Even though there has been some significant growth in urban areas over the years, more than 76 percent of people in the developing world; 1.4 million who are extremely poor still live in rural villages, most of whom are smallholder farmers who depends largely on agriculture to make a living and or feed their families, the 2013 Annual Report of the International Fund for Agriculture (IFAD) has indicated.
Agriculture has been the backbone of many developing countries contributing largely to their Gross Domestic Product. Agriculture, therefore, is seen as being effective in reducing poverty in rural areas.
Yet, according to the Food and Agriculture Organization report on the State of Food Insecurity in the world in 2014, over 805 million people in the world with 200 million of them been children less than five years do not have enough food to eat while one in every nine people in the world goes to sleep without food. That same report also said that hunger kills more people throughout the world each year than Acquired Immune Deficiency Syndrome (AIDS), tuberculosis and malaria put together. And that more than one in four people in sub-Saharan Africa are chronically malnourished whiles Asia, which is the world most populated country has the most people who are not food secured.
In Ghana, about 507,000 (40%) people are food insecure in the three Northern Regions. The situation always becomes worse between March to June and are considered as months of food insecurity and households have to adapt to various strategies for survival.
“Our survival between March to June each has always been eating one square meal per day, that is, if your family is able to afford. Otherwise, most of us depend on wild fruits and vegetables during this season. The youth mostly will run to Southern Ghana leaving behind we the elderly in the community”.
This seems a confirmation of the World Food Program report on food insecurity situation in Ghana that about 1.2 million people in Ghana are food insecure (WFP, 2009).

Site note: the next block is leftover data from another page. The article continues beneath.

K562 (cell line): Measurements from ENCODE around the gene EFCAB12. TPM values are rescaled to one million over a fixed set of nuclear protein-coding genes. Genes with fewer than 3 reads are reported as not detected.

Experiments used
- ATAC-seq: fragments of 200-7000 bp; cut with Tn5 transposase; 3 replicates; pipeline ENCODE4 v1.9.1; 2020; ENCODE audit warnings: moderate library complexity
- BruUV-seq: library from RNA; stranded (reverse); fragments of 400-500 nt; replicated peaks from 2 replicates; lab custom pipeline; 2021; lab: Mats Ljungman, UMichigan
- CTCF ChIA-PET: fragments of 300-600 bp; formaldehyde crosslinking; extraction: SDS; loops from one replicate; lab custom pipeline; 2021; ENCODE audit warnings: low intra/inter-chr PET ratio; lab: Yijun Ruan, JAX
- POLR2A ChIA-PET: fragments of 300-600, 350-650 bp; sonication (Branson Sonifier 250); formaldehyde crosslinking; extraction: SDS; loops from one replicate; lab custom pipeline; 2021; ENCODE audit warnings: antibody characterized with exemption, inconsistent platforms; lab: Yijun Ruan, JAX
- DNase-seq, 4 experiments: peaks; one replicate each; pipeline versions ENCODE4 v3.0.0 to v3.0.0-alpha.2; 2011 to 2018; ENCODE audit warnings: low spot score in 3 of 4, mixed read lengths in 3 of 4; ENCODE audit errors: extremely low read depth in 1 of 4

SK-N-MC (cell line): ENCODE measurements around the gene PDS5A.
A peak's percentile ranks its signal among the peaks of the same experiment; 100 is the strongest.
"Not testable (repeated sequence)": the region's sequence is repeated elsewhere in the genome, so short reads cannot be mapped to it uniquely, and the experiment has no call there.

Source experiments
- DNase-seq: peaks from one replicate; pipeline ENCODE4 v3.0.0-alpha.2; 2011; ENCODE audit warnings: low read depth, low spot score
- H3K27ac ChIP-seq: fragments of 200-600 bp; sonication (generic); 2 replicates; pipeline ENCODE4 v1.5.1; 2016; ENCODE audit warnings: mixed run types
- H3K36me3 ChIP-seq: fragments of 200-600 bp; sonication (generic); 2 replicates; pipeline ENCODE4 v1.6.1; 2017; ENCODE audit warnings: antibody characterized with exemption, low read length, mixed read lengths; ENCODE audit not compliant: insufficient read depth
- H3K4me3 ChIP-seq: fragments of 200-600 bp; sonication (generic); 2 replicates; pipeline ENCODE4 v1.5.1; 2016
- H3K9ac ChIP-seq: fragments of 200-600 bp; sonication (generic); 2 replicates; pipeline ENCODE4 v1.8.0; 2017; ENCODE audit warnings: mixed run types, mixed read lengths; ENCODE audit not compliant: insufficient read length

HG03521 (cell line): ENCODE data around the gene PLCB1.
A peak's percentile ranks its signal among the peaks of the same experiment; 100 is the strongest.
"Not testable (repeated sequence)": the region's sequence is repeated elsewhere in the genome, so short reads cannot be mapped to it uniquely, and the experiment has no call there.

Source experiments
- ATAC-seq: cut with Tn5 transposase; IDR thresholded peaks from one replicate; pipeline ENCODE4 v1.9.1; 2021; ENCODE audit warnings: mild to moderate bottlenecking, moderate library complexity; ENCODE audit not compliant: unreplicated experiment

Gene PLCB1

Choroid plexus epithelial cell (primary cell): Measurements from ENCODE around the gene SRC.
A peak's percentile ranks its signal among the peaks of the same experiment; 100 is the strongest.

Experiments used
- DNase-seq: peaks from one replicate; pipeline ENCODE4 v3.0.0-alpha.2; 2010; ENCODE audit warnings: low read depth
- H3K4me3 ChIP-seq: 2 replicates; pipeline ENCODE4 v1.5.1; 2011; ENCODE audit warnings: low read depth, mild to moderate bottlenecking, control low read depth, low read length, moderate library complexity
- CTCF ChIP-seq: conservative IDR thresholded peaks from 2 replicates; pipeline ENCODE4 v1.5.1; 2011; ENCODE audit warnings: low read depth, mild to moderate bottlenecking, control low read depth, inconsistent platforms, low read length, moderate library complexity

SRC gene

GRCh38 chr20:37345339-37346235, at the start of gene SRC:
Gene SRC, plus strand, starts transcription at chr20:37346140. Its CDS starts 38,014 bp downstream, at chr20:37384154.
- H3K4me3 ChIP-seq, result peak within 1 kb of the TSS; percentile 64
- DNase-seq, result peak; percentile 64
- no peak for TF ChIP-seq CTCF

Reducing hunger and poverty in Ghana, therefore, means increasing productivity and reducing food losses and waste within the food supply chain. Not only is an increase in productivity important, reducing postharvest losses is equally important as increasing production.
Post-harvest losses occur in many stages before, during and after harvesting. These include the inability to harvest on time, poor handling during harvesting, poor threshing, drying, transportation, processing, and storage. According to a research conducted by Dr. Bruno Tran; an expert in postharvest losses management in 2016, Ghana loses about 318,514 tonnes of maize (one of the major crops) annually to post-harvest losses.
Another research conducted on post-harvest losses of maize in the Sissala East and Sissala West Districts in the Upper West Region in 2015 by a student of the Kwame Nkrumah University of Science and Technology (KNUST) has also revealed that more than 50 percent of maize produced was lost due to poor post-harvest handling.
Inability to harvest on time: In many instances, farmers have little or no time to harvest crops like beans, maize or guinea when there are ready for harvesting. There are either attending to traditional events or doing other farm activities leaving such crops in the hands of rainfall, birds, and other rodents. Sometimes, large quantities of crops are destroyed on the farm before the actual harvesting.
Poor handling of produce during harvesting: The use of outmoded tools such as baskets and sags also contribute to losses during harvesting. Using “Meeting Groups” such that each member is required to harvest a number of basins or bags a day through competition also encourage losses as many of the crops are often left on the farm r covered with leftovers or vines. Where a turned basket or sag is used, some crops are fallen on the ground.